Thursday, 28 June 2012

Why Do You Love Writing?

Dear Writer,

(Please note: there is a very exciting competition coming up in this week’s blog, with signed books and the chance to win me as your writing mentor for a month up for grabs, so don't flick back to Facebook -  KEEP READING!)

How are you? I hope you’ve had a good week and have had plenty of opportunities to write.

If you read last week’s blog then hopefully you’ve found the whole ‘writing for the bin’ thing helpful.

Bin on My Desk- reminding me it's OK to write rubbish!

This week, at one of the workshops I run for young people, I actually put a bin on the table in front of them to really ram the point home (a small, waste-paper bin, not a huge, smelly refuse bin, just in case you’re trying to picture the scene – I think a huge, smelly refuse bin might have been a tiny bit off-putting). Anyway, after reminding them that whatever they were about to write could be chucked straight into the bin if they didn’t like it, I got them to free-write* for ten minutes. I told them to write about whatever was on their mind, in order to get it off their mind so that they would then be free to focus on their fiction. I joined in too and it ended up being a really powerful exercise. We all ended up writing about issues that had been bugging us and most people said that they felt a weight had been lifted from their shoulders afterwards. The best thing was that the bin ended up staying empty – everyone was really pleased with what they had written and ended up reading their work to the rest of the group. It was a great reminder of how heartfelt and powerful your writing can be when you just let it flow.

*Free-writing is like free-running, but with words. It’s where you just let your words spill onto the page without censoring them in any way. When you are free-writing it is OK to make spelling mistakes, forget punctuation and to get angry, emotional and rude!

Let Your Words Flow as Fast as They Can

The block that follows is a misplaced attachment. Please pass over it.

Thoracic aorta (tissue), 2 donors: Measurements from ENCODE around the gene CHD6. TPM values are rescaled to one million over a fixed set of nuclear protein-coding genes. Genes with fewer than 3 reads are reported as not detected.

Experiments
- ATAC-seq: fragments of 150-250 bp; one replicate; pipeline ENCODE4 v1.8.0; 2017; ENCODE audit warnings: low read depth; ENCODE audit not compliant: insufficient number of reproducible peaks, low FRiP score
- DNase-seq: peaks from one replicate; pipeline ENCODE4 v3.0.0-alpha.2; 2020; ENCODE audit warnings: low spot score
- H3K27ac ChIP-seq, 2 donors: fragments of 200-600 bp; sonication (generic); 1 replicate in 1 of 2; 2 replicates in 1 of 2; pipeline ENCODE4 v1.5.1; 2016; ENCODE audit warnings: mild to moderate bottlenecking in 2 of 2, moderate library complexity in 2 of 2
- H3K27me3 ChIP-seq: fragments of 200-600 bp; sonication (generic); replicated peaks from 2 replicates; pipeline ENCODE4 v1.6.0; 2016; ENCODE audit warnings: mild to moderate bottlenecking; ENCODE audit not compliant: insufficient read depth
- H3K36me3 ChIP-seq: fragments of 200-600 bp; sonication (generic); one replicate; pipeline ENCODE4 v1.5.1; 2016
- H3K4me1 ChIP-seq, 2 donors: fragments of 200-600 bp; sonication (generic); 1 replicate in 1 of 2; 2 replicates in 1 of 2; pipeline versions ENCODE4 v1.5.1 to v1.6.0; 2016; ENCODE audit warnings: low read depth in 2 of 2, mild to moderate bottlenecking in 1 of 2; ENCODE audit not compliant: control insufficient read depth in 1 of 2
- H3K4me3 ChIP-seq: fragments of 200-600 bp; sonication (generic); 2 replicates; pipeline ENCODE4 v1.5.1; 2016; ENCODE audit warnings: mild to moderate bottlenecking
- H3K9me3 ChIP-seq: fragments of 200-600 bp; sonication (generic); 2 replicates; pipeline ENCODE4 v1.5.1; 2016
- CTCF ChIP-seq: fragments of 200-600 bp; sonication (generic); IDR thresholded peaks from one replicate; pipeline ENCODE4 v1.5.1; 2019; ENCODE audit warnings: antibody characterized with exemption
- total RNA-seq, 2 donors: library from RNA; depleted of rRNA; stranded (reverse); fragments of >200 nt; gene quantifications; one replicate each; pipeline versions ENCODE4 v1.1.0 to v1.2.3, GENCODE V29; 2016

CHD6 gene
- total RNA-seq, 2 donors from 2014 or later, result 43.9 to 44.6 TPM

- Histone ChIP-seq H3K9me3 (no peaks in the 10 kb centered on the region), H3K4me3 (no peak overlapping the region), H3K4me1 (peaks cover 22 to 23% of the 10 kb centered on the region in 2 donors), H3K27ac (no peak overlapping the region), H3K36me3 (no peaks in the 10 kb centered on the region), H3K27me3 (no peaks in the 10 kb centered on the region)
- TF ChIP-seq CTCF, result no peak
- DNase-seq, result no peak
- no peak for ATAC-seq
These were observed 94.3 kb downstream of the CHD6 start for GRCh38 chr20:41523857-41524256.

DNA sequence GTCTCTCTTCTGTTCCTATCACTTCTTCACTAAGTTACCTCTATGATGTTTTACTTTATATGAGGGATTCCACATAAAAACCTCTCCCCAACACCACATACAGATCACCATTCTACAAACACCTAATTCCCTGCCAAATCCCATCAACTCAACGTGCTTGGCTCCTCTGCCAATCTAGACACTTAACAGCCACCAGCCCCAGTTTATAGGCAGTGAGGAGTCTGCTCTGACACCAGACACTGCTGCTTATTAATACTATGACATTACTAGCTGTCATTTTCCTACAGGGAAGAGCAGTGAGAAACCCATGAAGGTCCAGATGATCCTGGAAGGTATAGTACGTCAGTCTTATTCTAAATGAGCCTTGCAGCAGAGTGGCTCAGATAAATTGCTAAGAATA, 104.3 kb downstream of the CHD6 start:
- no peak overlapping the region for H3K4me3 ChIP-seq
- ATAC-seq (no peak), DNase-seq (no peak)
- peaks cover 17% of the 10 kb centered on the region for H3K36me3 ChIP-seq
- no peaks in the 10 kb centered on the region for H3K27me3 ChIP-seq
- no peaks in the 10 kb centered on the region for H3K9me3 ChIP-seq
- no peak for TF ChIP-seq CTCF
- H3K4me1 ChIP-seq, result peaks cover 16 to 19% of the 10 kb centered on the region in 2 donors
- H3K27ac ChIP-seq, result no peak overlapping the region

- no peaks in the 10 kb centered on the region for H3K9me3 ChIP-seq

Writing Exercise

If you want to write really heartfelt, powerful fiction, try doing a free-write to tap into your own emotions first. For example; supposing you’re writing a story about a person who wins the lottery, falls in love and gets the job of their dreams all on the very same day. Now, I’m pretty certain that hasn’t ever happened to you before (if it has, what are you doing reading this? Why aren’t you off having romantic moments on your yacht?!), but that doesn’t mean you can’t write convincingly about how it would make your character feel. Hopefully, at some point in your life you have felt really, really happy. So sit down, close your eyes and take a moment to relive that moment and then write really fast, without worrying about grammar or punctuation, about how it made you feel. Write as much as you can, then re-read your work. Hopefully there will be at least a couple of great lines or details in there that you can apply to your fictional character. And of course, you can use this exercise for any emotion – happy, sad, angry, jealous, excited, scared, depressed etc.

Dear Writer Competition

Drum roll, please!

This week, I’m delighted to announce the first ever Dear Writer competition. I thought long and hard about what the theme of the competition ought to be and then it struck me that, as this blog is all about the joys of writing, that ought to be the focus.


I’m looking for entries entitled: Why I Love Writing

Entries should be up to 300 words long and can be prose or poetry. The title is fairly self-explanatory but here are a few pointers to help you:

  • You can write about what your own writing means to you
  • Or you can write about what a piece of writing by someone else means to you. Maybe there’s a poem or book or short story or song lyric which has really made a positive difference to you in some way.
  • What I’m looking for is a real passion for writing so try free-writing your entry first in order to really tap into your emotions


Entrants must be under 25

Entries should be emailed to: contact[AT]siobhancurham[DOT]co[DOT]uk

The deadline is Friday 20th July 2012